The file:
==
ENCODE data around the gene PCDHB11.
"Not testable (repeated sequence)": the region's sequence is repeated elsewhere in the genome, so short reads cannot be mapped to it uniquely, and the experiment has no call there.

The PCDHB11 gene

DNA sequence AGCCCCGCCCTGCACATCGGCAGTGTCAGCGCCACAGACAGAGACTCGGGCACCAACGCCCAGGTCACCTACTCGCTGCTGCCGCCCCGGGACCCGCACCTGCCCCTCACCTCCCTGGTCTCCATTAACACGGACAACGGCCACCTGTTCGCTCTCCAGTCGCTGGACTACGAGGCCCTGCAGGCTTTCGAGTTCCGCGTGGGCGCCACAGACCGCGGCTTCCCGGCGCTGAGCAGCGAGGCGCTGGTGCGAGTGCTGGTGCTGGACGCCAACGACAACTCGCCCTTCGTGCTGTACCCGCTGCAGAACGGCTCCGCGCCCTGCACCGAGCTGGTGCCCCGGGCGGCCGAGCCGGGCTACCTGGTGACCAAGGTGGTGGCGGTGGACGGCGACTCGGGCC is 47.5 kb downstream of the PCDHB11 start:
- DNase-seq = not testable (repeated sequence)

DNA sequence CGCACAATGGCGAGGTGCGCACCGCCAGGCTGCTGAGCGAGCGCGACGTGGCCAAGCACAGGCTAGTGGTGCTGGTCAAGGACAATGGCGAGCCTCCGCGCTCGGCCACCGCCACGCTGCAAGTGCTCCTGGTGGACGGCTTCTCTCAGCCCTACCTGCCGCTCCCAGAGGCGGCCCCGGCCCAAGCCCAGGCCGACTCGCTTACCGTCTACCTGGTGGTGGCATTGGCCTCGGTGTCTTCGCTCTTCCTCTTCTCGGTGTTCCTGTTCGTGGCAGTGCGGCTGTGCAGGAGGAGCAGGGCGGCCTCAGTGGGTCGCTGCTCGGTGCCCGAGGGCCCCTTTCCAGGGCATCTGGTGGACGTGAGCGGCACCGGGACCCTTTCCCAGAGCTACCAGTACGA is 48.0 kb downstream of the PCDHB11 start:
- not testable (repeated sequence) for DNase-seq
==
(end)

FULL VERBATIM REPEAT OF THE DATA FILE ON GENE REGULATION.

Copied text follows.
ENCODE data around the gene PCDHB11.
"Not testable (repeated sequence)": the region's sequence is repeated elsewhere in the genome, so short reads cannot be mapped to it uniquely, and the experiment has no call there.

The PCDHB11 gene

DNA sequence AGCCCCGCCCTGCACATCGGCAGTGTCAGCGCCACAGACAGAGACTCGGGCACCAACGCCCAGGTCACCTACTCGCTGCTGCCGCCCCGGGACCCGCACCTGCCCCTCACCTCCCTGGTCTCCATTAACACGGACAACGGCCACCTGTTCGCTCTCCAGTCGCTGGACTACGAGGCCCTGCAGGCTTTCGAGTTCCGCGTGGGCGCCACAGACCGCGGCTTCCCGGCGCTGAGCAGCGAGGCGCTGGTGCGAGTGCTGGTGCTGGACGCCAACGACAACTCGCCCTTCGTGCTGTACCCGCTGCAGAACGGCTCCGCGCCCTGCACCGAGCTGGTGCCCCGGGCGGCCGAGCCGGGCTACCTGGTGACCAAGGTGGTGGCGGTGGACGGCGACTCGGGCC is 47.5 kb downstream of the PCDHB11 start:
- DNase-seq = not testable (repeated sequence)

DNA sequence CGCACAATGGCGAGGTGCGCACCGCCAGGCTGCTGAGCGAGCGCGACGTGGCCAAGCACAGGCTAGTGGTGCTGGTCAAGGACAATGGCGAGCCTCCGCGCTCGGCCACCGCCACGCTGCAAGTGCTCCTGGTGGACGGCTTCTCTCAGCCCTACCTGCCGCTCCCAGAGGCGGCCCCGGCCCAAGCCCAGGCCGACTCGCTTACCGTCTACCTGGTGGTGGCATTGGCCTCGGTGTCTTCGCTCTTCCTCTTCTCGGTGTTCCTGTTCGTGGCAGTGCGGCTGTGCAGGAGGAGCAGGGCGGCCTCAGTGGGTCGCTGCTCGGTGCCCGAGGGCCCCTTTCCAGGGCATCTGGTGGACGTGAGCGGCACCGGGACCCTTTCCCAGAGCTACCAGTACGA is 48.0 kb downstream of the PCDHB11 start:
- not testable (repeated sequence) for DNase-seq